Wherever you go, take notes and click a lot of photos. These notes and pictures will help you write a major amount of your travel content. Sometimes, you get an idea and don’t write it down because you think you can remember it later, but when you try to write something, it’s gone. So, note down everything you encounter when you are traveling and compose it nicely.

  1. Write error-free content

Until you submit your work wherever you are supposed to, read it very carefully. For this, you could even look for assistance from proofreading services to ensure your work is perfect. This includes checking that there are no spelling mistakes, and all the details are correct, such as contact numbers, website addresses, etc. If you submit research that has punctuation or spelling mistakes or a material that is not accurate, your reputation will be damaged. Use a grammar checker tool to eliminate spelling and grammatical errors from your material and a plagiarism checker as well.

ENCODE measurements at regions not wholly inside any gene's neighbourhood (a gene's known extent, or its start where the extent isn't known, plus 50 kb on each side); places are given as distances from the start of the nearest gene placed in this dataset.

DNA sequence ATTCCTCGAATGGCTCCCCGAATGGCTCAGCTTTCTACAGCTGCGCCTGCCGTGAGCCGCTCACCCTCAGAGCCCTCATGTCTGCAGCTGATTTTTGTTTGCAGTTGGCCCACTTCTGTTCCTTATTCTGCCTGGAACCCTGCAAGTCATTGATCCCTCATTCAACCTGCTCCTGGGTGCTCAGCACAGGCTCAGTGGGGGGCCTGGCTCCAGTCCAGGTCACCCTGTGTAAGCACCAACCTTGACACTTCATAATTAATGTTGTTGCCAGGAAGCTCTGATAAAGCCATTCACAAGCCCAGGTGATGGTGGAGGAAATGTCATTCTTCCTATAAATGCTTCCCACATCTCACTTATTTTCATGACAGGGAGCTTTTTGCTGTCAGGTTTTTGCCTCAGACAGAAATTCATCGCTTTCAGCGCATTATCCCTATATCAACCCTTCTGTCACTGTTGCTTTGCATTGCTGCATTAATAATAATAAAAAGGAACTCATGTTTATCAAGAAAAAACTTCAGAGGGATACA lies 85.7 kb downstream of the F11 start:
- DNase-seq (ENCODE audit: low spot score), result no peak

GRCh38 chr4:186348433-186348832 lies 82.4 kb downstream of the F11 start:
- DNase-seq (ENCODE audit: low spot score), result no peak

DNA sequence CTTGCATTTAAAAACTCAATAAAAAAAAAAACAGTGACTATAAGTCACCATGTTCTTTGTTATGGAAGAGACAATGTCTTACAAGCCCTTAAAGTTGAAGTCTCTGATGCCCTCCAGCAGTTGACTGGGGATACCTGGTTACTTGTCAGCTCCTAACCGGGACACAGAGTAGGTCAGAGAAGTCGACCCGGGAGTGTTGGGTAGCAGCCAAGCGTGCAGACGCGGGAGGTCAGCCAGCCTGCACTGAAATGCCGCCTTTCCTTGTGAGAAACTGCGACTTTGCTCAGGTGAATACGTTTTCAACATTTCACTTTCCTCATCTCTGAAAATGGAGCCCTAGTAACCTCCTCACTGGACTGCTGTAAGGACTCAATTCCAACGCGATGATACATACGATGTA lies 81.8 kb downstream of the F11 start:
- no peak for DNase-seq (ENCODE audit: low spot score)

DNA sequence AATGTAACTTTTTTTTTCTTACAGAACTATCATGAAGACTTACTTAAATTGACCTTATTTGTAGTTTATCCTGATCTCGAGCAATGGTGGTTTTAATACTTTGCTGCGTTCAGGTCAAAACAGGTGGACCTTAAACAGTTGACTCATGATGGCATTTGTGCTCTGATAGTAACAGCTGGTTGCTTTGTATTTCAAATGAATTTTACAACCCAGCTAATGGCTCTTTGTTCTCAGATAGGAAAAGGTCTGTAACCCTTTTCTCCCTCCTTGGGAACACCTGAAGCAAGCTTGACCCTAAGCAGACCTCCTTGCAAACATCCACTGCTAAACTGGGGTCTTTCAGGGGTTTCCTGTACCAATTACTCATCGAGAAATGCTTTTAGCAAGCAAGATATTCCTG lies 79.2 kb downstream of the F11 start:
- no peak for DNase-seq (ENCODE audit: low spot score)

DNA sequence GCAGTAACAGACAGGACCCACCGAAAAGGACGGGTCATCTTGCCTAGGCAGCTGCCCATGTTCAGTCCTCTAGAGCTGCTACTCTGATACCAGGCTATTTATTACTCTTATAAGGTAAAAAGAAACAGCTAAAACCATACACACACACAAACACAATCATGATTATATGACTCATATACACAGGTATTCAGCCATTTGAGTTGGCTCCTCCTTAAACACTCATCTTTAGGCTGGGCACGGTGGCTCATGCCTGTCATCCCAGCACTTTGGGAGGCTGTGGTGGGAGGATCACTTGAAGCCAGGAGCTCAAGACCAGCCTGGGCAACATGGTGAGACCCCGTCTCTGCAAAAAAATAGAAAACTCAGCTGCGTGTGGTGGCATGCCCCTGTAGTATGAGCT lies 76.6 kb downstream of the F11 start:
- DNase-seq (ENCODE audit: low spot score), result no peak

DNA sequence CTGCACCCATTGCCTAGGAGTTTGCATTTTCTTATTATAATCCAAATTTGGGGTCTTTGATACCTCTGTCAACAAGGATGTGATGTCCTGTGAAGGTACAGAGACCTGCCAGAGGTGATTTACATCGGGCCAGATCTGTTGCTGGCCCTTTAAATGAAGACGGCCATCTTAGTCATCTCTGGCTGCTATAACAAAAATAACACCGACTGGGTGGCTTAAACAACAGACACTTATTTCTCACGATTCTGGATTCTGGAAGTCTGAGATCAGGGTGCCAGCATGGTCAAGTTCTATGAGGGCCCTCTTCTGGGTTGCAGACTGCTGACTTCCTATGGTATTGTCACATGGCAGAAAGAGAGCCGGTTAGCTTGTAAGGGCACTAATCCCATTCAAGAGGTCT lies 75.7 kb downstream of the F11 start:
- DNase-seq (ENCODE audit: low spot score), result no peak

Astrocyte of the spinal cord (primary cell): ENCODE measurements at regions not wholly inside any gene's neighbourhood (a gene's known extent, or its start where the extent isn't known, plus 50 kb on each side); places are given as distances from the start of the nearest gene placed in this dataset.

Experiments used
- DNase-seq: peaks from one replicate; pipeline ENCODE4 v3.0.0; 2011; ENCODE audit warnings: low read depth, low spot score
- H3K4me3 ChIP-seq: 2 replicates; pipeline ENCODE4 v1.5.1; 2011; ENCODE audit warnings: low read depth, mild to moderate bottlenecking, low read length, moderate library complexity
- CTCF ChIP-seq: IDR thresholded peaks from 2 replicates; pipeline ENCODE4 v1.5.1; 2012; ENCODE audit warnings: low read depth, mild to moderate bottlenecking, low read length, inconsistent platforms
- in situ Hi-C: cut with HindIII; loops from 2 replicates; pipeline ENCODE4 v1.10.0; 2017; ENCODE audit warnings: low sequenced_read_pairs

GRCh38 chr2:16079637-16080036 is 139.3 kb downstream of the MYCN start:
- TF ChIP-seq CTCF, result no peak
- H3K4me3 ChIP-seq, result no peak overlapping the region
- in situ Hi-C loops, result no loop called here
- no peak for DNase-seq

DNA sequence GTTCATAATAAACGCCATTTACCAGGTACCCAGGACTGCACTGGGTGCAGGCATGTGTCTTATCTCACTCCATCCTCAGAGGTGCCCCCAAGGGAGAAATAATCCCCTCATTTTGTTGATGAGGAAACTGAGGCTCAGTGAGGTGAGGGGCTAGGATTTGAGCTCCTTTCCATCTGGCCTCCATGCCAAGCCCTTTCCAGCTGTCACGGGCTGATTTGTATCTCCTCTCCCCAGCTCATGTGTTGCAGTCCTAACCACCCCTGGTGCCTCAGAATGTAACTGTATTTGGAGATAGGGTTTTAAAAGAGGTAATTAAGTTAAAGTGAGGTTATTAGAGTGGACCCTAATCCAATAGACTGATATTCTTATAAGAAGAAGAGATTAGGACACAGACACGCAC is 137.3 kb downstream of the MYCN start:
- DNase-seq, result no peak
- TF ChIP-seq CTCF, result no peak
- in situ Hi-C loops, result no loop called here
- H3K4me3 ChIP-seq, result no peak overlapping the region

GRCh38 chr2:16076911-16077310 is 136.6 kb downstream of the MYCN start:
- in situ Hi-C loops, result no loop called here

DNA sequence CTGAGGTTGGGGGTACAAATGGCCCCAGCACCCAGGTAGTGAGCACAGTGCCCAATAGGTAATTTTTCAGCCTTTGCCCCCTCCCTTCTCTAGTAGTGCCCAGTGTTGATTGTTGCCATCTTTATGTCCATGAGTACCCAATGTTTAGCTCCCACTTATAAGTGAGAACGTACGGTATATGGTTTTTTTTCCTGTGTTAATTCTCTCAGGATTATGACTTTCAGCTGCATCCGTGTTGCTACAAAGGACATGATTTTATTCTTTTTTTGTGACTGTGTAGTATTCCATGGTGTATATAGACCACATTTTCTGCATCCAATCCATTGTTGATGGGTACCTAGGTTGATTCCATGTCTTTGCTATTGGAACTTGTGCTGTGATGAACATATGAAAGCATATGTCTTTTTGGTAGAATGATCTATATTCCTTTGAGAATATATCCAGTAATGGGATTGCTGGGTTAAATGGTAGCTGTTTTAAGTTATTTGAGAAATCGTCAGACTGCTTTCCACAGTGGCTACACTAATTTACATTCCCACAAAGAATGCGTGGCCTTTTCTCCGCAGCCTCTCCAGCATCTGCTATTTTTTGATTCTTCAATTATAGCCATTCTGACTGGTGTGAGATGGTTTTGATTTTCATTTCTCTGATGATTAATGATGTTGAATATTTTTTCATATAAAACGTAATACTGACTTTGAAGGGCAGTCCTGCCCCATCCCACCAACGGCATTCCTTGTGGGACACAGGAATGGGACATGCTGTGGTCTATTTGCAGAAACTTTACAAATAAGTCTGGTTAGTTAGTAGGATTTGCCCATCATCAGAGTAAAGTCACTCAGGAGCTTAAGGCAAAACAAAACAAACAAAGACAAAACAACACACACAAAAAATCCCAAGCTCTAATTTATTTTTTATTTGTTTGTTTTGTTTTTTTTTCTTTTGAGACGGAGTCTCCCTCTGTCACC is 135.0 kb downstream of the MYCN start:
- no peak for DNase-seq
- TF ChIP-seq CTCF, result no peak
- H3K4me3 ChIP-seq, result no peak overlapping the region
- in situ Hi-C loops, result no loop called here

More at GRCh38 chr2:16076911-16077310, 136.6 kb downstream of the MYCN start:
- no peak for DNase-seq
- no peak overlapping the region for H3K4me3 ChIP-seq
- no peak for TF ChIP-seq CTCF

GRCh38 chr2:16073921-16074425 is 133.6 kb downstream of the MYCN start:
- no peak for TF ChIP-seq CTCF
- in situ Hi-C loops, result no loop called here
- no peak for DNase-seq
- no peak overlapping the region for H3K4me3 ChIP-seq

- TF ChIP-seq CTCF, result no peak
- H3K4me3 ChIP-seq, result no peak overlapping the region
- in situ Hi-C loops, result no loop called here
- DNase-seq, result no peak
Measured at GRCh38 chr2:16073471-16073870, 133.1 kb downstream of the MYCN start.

1. Submit your content

After an article or feature is done, and after reading and re-reading it to make sure you are satisfied with it, continue submitting it wherever you want. This means fashion magazines, travel magazines for experts, regional newspapers, and local newspapers. Be sure you give it to the correct individual and inquire for the travel area or travel desk while ringing to say who is the best person to submit it to. And follow it up with a call a week or two later if you don’t hear something back.
If people comment with ‘thanks but no thanks,’ don’t look at it as anything derogatory. You’ve just created a new touch. Becoming a travel writer is not simple, but it’s worth the effort!

  1. You should have a website

You don’t want to flood publishers with bits while sending your research to newspapers, guidebooks, journals, and everywhere else. Yet, at the same time, it is nice to let them know that they can see some of your work on your website if they enjoy your job. It is here where your own platform fits in because they work as your portfolios online.
Get a domain with your name and post your work on a website. It doesn’t cost a lot these days and looks nice. Just don’t leave. Get a Twitter account when you’re at it and make sure you claim you’re a travel writer in your profile.